Mar 14, 2013 News
Yesterday marked 100 years since the Rose Hall Riot in East Canje Berbice, which led to 15 sugar workers losing their lives on March 13, 1913. The workers were all shot by the colonial police on the high bridge leading to the Rose Hall Estate because they protested and refused to work on days for which they were granted leave.
Harvesting season ended on January 27, 1913 and the Administrative Manager told the immigrant workers that they were to clean their surroundings.
On January 28, the Manager reportedly changed his mind and ordered them to go to work because he had some planting to do. Some were inclined while others were dissuaded from following the orders. The following day, the workers visited the Immigration Agent in Berbice who went the next day to visit the Administration Manager about the situation.
Seven men were served summonses to attend court. The Manager asked that they pay the cost for the summons. The workers agreed but to pay it in installments but the Manager rejected the suggestion. The problem escalated from this point.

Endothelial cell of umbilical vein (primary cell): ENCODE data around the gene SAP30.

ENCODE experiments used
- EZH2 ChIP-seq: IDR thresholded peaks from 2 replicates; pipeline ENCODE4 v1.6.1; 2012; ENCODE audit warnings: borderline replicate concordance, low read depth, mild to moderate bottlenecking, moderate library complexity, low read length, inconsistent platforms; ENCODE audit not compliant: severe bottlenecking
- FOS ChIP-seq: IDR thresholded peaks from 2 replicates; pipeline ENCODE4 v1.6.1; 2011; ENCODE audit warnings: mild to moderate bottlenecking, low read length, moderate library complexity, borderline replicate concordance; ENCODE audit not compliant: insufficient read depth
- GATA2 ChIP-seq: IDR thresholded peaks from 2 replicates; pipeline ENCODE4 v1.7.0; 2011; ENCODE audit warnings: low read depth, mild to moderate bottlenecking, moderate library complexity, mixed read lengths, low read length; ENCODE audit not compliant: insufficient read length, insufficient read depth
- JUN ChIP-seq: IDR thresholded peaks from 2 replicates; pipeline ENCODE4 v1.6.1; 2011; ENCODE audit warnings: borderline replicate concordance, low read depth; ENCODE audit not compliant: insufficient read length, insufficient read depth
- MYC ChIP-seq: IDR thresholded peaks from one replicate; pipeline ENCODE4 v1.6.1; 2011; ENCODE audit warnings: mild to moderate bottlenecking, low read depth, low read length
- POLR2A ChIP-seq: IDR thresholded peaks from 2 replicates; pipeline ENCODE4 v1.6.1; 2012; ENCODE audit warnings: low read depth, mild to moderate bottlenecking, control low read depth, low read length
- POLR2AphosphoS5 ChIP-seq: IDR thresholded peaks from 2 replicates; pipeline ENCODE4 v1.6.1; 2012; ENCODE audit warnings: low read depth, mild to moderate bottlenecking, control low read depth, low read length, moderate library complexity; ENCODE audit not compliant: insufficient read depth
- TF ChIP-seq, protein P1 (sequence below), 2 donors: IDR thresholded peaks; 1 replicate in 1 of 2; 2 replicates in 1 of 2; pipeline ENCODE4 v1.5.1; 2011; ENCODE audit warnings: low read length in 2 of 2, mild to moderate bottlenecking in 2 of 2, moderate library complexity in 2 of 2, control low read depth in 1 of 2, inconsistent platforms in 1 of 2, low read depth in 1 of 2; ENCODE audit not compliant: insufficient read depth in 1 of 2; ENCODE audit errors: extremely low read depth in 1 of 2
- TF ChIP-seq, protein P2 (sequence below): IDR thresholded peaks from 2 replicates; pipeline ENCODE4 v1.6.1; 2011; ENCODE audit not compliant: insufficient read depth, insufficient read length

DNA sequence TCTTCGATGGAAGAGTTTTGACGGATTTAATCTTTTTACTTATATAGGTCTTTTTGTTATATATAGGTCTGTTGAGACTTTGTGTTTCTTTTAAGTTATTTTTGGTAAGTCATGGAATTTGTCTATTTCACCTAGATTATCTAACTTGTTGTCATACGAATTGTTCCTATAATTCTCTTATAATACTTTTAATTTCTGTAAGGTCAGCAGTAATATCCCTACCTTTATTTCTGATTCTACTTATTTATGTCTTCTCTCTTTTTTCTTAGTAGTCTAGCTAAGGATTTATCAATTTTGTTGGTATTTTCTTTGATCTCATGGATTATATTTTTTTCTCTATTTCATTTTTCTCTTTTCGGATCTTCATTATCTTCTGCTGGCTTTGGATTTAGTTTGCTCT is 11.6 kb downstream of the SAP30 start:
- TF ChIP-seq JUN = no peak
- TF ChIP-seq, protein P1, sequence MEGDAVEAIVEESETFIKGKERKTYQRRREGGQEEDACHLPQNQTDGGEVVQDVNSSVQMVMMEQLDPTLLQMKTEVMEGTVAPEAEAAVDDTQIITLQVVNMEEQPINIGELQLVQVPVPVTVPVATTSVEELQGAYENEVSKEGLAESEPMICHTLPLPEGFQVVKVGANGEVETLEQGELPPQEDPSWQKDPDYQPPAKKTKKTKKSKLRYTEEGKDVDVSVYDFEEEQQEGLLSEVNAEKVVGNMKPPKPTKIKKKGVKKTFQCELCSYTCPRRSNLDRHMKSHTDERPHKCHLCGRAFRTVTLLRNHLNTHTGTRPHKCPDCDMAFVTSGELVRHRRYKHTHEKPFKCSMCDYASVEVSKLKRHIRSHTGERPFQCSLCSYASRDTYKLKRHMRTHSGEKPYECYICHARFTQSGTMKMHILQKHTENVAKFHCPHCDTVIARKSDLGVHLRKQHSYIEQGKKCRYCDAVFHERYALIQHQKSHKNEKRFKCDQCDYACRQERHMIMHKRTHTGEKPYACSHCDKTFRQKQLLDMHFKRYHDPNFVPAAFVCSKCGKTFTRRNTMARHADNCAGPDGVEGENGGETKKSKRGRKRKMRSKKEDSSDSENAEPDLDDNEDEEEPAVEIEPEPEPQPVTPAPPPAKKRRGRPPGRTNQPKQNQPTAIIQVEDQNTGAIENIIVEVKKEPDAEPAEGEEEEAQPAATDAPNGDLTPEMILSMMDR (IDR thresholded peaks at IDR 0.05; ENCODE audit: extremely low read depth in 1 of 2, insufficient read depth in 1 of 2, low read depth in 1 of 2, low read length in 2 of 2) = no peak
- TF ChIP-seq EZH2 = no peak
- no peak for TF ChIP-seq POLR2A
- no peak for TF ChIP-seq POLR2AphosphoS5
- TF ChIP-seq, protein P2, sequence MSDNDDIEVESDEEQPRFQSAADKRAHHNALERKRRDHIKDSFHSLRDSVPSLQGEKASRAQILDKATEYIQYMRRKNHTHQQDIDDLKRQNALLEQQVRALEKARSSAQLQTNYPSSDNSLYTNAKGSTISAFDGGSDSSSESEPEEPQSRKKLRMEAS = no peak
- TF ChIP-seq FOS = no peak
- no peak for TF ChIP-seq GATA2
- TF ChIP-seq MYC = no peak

Efforts were made to transfer five immigrants who were considered the ring leaders in the protest and refusal to work. One of them was inclined to go but was pulled away. And the protests intensified as the workers refused to do any work on their ‘leave’ days.
Eventually, on March 13, 1913, the Inspector- General with a large force of police went to the Reliance Police Station, collected the arrest warrants and proceeded to the No. 8 Yard. The immigrants grew furious and armed themselves with sticks and bottles.
The noise was too loud so they [the immigrants] could not have deciphered what the police’s intentions were or what the police were saying to them. The immigrants could not hear the purpose of their visit due to the noise. The Riot Act was read by the Colonel to them that failure to stop their protests will result in shooting.
And it so happened that fifteen workers—14 men and one woman— were killed. Their bodies were transported in jute bags on donkey carts to the New Amsterdam Hospital. Forty- one workers were injured. The dead were: Badri, 26; Bholay, 33; Durga, 72; Gafur, 27; Jugai, 30; Juggoo, 37; Hulas, 25; Lalji, 45; Motey Khan, 26; Nibur, 75; Roopan, 25; Sadulla, 23; Sarjoo, 21; Sohan, 33; and the lone female Gobindei, 32.
An Inquiry into the events was ordered by the British Government but found no one at fault. The results stated that nobody was to be blamed for the incident. The conclusion was that there was failure of the protestors to heed the police warnings and that the colonial police only went to arrest the five ringleaders of the protest. Some 100 bullets were used in the shootings.
A special commemoration event at Rose Hall will be planned shortly, and a temporary plaque will be unveiled.
The fifteen workers that were shot are now known as the Rose Hall Estate Martyrs.
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